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Temples and Caves, 64 Yoginis and Rajarani Music Festival

Monday morning after breakfast we saw a few temples in Bhubaneswar – “the city of 1000 temples”; I did not count but do not doubt 🙂 – and in one temple joined a small puja ritual. We also saw the famous Lingaraj Temple from the outside – again “for Hindus only”. (The name means “The King of Lingams“, the symbolic form of Lord Shiva). Here you see how they change the flags on top of the temple tower – see in the second image how the man climbs down along a rope…



We afterwards drove through narrow streets, a long congestion at a railway crossing and various villages to the Udayagiri and Khandagiri Caves, the abodes of Jain ascetics. There are about 35 caves in two hills, and on the top of one hill there is a Jain temple. They are partly natural and partly carved out from the rock.


One cave looked like a tiger mouth, other structures resembled huge serpents. When we met in the biggest cave for a short meditation, a lady with her daughter asked us if we were meditating and presented herself to be a yoga teacher from the Bihar School of Yoga. Rosa asked her if she would like to lead the meditation. The lady several times asked if we really wanted her to do it, and we said, yes. Then she guided us through a process of visualisation and mantra exercises – a nice experience. After a coconut drink we set out to climb the second hill. On the way up there was a Hindu temple in one of the caves, where the swami performed a ritual and explained about the high age of the encarvings down there, much older than in the other caves or in the Jain sanctuary at the top.


Washing the feet for one rupee before entering the compound of the temple – a boy was spraying water on our feet, and one of our group said, that’s a good business model – very cheap but if all the many visitors have to pay – and can pay – it sums up….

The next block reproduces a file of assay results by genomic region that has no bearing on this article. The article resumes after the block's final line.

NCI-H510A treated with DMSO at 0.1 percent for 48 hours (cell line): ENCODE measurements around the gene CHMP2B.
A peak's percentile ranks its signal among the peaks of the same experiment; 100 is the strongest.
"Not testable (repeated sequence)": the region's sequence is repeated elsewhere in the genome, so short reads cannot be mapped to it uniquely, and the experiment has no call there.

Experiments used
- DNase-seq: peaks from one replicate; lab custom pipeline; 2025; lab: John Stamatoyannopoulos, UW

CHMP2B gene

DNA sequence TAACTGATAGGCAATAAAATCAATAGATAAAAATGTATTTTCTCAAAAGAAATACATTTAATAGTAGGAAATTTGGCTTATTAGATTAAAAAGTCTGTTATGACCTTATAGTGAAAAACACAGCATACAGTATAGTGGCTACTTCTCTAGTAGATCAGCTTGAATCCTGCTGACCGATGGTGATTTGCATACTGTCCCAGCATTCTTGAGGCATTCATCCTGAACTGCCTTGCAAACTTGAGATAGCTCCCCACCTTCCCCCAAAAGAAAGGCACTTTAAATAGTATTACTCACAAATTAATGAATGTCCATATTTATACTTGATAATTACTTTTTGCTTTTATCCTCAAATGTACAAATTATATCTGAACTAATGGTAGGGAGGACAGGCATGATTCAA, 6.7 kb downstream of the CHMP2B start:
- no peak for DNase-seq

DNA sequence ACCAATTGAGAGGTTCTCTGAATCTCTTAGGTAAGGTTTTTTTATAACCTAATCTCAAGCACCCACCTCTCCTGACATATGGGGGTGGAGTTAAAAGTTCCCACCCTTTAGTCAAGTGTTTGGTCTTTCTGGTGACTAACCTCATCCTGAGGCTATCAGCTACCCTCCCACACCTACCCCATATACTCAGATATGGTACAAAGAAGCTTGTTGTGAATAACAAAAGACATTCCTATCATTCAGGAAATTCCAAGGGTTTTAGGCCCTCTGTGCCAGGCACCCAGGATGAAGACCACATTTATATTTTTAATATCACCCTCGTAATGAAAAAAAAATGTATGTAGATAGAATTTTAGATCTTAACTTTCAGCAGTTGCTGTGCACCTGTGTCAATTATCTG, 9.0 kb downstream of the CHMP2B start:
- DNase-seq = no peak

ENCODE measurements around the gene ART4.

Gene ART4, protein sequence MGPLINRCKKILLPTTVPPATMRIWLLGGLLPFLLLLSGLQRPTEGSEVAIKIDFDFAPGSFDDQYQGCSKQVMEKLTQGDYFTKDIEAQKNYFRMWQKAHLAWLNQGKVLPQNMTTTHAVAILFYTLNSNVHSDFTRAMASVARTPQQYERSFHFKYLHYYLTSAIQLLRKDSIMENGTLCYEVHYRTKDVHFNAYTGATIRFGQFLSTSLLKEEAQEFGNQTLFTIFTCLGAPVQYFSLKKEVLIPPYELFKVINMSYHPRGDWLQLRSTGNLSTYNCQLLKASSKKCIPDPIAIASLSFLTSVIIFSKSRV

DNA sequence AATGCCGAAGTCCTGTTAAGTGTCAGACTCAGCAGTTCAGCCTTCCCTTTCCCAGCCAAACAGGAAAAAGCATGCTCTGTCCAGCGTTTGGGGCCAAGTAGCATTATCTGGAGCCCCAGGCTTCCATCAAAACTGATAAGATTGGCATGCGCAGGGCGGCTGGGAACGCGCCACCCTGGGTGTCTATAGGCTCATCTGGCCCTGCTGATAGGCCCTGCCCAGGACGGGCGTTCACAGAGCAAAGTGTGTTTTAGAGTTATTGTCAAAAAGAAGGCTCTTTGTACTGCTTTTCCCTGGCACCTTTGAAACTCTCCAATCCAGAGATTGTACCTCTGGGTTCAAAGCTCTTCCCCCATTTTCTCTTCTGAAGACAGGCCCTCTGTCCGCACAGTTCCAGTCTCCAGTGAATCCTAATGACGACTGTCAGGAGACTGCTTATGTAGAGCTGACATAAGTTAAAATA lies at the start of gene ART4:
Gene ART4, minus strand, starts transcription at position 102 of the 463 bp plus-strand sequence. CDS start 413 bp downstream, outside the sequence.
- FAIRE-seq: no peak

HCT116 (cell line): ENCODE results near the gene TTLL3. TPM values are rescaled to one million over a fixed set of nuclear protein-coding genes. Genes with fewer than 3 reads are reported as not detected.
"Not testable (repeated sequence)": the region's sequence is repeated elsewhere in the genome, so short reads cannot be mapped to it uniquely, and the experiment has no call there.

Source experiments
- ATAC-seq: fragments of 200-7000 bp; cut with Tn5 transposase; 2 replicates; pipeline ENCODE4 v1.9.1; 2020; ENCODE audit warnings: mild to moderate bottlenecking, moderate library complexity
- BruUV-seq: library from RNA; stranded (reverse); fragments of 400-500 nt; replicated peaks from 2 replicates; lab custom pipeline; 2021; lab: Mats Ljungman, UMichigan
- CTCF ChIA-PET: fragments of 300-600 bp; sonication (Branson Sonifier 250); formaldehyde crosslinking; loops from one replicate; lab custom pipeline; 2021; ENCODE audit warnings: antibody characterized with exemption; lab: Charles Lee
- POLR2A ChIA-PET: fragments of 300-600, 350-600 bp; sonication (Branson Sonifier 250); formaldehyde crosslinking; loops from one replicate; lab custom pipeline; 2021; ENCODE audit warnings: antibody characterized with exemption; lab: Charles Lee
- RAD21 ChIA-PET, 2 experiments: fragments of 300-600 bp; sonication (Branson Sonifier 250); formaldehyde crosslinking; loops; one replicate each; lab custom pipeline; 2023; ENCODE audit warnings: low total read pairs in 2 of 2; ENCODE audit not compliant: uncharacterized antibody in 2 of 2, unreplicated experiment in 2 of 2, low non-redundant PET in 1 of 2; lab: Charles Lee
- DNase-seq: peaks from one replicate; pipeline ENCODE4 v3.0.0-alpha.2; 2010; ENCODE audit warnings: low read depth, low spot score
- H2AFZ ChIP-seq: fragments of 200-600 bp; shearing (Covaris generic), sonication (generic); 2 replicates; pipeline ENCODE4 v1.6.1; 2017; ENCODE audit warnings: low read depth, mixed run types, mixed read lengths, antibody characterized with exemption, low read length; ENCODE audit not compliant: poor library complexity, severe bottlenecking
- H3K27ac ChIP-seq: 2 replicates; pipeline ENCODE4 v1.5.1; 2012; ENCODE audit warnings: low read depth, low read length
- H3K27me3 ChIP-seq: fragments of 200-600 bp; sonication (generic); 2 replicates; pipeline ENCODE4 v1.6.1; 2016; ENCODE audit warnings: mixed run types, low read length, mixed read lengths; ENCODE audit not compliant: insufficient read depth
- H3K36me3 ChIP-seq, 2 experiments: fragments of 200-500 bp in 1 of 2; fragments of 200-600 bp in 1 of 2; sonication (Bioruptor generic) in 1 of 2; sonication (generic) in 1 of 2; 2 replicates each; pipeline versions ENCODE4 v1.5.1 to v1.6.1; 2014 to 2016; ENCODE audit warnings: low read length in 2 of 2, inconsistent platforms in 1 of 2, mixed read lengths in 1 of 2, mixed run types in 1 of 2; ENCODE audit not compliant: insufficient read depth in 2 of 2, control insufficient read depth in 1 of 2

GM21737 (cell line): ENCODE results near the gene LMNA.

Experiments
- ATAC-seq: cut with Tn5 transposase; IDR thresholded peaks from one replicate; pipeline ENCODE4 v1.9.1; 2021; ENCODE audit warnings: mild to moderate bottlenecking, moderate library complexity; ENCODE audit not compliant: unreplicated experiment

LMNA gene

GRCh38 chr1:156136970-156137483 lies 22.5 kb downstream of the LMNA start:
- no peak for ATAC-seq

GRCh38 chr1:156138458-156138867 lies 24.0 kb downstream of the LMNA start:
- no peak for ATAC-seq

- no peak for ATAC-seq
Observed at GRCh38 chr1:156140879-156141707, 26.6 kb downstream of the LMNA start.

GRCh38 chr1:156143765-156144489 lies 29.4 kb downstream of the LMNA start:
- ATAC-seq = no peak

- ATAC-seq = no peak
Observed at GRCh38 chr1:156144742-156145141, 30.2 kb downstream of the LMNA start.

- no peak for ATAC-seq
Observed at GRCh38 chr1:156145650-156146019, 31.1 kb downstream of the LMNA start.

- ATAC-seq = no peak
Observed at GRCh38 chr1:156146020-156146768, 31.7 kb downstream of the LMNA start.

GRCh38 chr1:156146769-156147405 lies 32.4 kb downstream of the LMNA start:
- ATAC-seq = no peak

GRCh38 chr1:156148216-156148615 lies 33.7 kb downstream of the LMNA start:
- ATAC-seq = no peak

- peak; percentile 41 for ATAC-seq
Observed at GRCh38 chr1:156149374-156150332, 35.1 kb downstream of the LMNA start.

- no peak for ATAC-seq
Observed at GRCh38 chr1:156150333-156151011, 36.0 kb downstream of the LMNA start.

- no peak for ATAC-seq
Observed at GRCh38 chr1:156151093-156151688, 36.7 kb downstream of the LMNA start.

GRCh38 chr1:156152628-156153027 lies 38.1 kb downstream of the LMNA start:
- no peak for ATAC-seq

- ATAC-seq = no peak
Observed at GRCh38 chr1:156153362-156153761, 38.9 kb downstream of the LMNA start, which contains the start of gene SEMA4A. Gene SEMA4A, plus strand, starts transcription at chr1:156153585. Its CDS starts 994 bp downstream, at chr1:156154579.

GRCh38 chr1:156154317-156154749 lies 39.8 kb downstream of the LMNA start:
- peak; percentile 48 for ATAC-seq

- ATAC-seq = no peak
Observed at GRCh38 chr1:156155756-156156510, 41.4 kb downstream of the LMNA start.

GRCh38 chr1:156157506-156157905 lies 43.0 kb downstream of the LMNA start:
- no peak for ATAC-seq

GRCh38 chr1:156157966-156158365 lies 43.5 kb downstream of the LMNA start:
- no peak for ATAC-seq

The Jains are completely vegetarian and they also exclude onions, potatoes, eggplants and garlic. So Miquel said at the entrance of the temple, that we also don’t eat onions and garlic – to be allowed to enter – but no photos allowed in and around the temple. There were statues of Mahavira and other Tirthankaras – omniscient teachers.


After returning into the valley we went to the Chausathi Yogini Temple located in a small village on the countryside near a pond. It is an open circular temple with 27.4 m circumference and a wall of 2.4 m – with 64 statuettes of yoginis and Shaivaite goddesses, like Ganeshini, a female form of Ganesha:


Of course, the Brahmin priests which arrived when we came performed a puja, and of course they wanted again rupees. Miquel, the “guardian” of the group cash, remained hard when their demands exceeded what was considered to be “normal”.

After a lunch in a vegetarian restaurant the group wanted to visit more temples in Bhubaneswar. I, however, felt an “overkill” of temple impressions and stayed out during the visit of the Mukteswar temple and other sanctuaries in the surroundings. I said I preferred to be in a meditative place and not go from one place to the other. However, I very much enjoyed when we visited the Shirdi Baba temple in Bhubaneswar – I feel deeply linked to this energy and the short meditation there recharged my system.

The Mukteswar temple, where we had seen a beautiful dance presentation three days before.